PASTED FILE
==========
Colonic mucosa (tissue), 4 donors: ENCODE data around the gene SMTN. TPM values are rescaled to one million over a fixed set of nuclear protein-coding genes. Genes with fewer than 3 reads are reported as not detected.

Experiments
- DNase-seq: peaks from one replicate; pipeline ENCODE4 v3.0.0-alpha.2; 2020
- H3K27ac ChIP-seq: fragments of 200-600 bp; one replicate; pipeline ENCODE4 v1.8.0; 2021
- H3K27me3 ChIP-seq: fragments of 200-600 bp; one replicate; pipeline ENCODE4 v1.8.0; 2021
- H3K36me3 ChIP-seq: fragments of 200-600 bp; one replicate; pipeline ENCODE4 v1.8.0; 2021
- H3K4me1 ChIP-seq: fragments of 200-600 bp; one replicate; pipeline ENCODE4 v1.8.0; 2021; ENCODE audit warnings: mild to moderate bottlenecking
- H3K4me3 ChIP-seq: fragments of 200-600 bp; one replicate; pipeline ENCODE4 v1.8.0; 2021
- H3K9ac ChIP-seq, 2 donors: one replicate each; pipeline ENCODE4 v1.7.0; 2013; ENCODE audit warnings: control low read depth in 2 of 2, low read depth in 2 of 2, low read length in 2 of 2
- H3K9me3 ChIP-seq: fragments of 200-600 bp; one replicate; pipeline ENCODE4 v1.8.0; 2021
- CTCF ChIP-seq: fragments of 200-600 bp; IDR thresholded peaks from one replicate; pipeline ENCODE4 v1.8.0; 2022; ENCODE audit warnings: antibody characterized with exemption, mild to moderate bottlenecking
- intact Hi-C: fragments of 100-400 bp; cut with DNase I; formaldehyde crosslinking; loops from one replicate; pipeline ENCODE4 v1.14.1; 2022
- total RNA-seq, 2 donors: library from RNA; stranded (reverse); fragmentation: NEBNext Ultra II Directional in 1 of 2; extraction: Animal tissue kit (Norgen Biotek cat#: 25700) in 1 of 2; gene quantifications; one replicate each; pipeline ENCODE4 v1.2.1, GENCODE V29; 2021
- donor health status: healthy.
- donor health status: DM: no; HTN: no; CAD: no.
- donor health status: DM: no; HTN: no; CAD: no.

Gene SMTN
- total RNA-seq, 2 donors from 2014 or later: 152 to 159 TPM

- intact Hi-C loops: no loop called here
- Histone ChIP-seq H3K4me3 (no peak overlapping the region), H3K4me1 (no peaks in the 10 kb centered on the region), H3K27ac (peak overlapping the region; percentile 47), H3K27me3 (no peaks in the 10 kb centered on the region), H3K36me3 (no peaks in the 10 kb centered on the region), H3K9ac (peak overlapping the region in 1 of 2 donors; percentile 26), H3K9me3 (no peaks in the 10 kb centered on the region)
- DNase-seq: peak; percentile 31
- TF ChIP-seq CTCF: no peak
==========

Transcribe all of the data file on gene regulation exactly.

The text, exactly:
Colonic mucosa (tissue), 4 donors: ENCODE data around the gene SMTN. TPM values are rescaled to one million over a fixed set of nuclear protein-coding genes. Genes with fewer than 3 reads are reported as not detected.

Experiments
- DNase-seq: peaks from one replicate; pipeline ENCODE4 v3.0.0-alpha.2; 2020
- H3K27ac ChIP-seq: fragments of 200-600 bp; one replicate; pipeline ENCODE4 v1.8.0; 2021
- H3K27me3 ChIP-seq: fragments of 200-600 bp; one replicate; pipeline ENCODE4 v1.8.0; 2021
- H3K36me3 ChIP-seq: fragments of 200-600 bp; one replicate; pipeline ENCODE4 v1.8.0; 2021
- H3K4me1 ChIP-seq: fragments of 200-600 bp; one replicate; pipeline ENCODE4 v1.8.0; 2021; ENCODE audit warnings: mild to moderate bottlenecking
- H3K4me3 ChIP-seq: fragments of 200-600 bp; one replicate; pipeline ENCODE4 v1.8.0; 2021
- H3K9ac ChIP-seq, 2 donors: one replicate each; pipeline ENCODE4 v1.7.0; 2013; ENCODE audit warnings: control low read depth in 2 of 2, low read depth in 2 of 2, low read length in 2 of 2
- H3K9me3 ChIP-seq: fragments of 200-600 bp; one replicate; pipeline ENCODE4 v1.8.0; 2021
- CTCF ChIP-seq: fragments of 200-600 bp; IDR thresholded peaks from one replicate; pipeline ENCODE4 v1.8.0; 2022; ENCODE audit warnings: antibody characterized with exemption, mild to moderate bottlenecking
- intact Hi-C: fragments of 100-400 bp; cut with DNase I; formaldehyde crosslinking; loops from one replicate; pipeline ENCODE4 v1.14.1; 2022
- total RNA-seq, 2 donors: library from RNA; stranded (reverse); fragmentation: NEBNext Ultra II Directional in 1 of 2; extraction: Animal tissue kit (Norgen Biotek cat#: 25700) in 1 of 2; gene quantifications; one replicate each; pipeline ENCODE4 v1.2.1, GENCODE V29; 2021
- donor health status: healthy.
- donor health status: DM: no; HTN: no; CAD: no.
- donor health status: DM: no; HTN: no; CAD: no.

Gene SMTN
- total RNA-seq, 2 donors from 2014 or later: 152 to 159 TPM

- intact Hi-C loops: no loop called here
- Histone ChIP-seq H3K4me3 (no peak overlapping the region), H3K4me1 (no peaks in the 10 kb centered on the region), H3K27ac (peak overlapping the region; percentile 47), H3K27me3 (no peaks in the 10 kb centered on the region), H3K36me3 (no peaks in the 10 kb centered on the region), H3K9ac (peak overlapping the region in 1 of 2 donors; percentile 26), H3K9me3 (no peaks in the 10 kb centered on the region)
- DNase-seq: peak; percentile 31
- TF ChIP-seq CTCF: no peak